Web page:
Legal Education

Top State Court Again Nixes Would-Be Law School's Plea to Let Grads Take Bar

The Maine Supreme Court has again rejected a proposed law school’s plea that its prospective graduates be given conditional approval to take the state bar exam.

In a written opinion (PDF) today, the court notes that the would-be Husson University School of Law, which isn’t accredited by the American Bar Association, says it expects to apply for ABA accreditation but wouldn’t qualify under current standards.

As an alternative, if the ABA doesn’t change its standards, “Husson encourages the court to devise a set of state standards by which Husson’s program may be judged and to create a ‘Law School Evaluation Commission’ tasked with determining if Husson’s program meets those standards,” the court writes, declining to take what it describes as “these extraordinary steps.”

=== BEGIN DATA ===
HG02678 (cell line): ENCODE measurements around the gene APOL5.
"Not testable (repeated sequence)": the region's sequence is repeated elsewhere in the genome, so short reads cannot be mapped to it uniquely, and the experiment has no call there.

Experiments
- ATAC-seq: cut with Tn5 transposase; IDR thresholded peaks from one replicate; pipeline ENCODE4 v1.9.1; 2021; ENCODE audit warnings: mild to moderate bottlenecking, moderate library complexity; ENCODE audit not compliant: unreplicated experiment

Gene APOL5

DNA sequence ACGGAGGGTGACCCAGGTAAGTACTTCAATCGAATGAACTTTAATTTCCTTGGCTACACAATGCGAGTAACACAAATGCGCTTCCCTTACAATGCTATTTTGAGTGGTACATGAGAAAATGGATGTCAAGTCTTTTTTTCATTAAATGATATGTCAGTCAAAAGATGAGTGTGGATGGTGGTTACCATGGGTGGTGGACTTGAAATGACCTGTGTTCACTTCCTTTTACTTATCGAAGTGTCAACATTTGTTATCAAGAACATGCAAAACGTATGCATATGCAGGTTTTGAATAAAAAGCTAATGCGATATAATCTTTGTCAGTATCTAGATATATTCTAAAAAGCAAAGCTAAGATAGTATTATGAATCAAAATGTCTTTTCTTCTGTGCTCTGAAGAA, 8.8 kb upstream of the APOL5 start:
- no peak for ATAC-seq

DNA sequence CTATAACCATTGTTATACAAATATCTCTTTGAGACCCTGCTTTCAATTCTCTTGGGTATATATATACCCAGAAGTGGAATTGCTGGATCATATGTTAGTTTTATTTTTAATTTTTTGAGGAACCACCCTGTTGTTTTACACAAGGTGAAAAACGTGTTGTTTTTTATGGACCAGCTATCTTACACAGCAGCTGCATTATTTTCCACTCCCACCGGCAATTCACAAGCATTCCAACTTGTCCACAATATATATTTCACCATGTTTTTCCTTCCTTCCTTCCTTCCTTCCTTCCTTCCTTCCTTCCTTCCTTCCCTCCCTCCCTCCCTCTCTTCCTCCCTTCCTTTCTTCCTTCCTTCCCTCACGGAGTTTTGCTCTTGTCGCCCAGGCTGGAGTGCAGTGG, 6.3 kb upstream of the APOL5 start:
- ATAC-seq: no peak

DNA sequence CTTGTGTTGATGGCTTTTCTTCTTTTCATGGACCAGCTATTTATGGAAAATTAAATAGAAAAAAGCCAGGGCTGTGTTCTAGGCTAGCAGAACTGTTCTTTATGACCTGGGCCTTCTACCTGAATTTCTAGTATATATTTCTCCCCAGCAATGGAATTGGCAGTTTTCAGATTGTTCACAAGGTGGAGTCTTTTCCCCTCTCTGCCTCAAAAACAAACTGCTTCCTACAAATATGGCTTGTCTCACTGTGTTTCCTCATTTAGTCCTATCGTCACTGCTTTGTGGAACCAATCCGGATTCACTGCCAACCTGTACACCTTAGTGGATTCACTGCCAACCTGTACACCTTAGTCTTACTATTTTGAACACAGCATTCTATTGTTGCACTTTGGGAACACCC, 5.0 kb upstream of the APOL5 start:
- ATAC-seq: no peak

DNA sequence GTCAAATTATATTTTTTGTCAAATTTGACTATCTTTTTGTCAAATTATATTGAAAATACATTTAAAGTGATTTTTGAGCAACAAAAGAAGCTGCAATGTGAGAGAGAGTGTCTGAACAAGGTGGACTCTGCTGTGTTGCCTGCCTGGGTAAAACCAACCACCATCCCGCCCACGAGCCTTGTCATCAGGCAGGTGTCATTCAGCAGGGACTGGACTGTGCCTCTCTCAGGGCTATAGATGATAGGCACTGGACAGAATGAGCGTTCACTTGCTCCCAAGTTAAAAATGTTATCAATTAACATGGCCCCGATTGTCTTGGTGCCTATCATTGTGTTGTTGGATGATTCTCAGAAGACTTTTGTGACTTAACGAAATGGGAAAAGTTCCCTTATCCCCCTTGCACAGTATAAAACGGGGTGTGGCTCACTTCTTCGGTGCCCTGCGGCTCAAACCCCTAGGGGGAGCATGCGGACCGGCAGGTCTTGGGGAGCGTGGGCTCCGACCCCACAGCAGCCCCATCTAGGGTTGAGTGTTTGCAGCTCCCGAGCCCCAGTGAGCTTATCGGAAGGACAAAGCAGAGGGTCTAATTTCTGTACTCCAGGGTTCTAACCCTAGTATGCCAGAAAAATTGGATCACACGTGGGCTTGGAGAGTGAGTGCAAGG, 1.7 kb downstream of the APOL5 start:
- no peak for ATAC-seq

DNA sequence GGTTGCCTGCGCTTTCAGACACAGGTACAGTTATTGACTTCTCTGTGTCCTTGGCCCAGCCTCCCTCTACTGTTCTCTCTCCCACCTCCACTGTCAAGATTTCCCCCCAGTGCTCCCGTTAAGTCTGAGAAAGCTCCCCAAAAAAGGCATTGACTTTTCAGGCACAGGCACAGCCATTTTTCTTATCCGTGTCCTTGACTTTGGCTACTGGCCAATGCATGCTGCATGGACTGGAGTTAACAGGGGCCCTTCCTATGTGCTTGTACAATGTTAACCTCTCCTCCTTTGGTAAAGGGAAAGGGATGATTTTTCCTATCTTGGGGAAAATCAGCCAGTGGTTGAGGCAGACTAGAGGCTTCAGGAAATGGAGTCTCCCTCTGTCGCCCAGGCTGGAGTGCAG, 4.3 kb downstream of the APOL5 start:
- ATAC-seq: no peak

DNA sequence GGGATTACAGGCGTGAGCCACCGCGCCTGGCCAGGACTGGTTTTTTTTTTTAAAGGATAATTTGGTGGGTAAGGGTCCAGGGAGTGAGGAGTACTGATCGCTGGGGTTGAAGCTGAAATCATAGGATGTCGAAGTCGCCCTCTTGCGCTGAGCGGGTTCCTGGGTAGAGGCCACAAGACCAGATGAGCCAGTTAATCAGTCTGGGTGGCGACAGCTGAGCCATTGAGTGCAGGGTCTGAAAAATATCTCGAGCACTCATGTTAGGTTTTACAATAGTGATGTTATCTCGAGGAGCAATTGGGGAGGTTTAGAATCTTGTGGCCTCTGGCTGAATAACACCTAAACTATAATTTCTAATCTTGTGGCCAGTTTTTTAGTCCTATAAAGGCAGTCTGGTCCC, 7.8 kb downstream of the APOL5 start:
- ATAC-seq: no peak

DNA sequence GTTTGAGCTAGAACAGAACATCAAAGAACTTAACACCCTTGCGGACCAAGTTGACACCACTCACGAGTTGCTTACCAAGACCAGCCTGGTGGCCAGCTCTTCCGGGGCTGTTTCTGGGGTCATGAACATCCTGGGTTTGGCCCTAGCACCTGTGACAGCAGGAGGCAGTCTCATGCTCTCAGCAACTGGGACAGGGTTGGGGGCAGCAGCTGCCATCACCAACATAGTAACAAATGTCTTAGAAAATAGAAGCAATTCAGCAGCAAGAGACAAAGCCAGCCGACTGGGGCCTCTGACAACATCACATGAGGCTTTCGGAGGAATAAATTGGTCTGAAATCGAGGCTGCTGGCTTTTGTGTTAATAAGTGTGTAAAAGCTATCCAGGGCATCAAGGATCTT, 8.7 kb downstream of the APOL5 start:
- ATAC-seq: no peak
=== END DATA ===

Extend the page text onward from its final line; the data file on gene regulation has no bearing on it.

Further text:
Additionally, the court says, “there is simply no precedent, in this state or nationally, for a state’s highest court to grant law students the right to take a bar exam before the law school even exists.” Absent an existing institution, the opinion states, “it is impossible for the ABA, or any other body, to evaluate the quality of education Husson’s students will receive.”

The court nixed an earlier request made by Husson in 2007 on similar grounds.

Hat tip: Bangor Daily News.

Earlier coverage: “Husson U Hires Dean, 2 Profs for Planned New Maine Law School”

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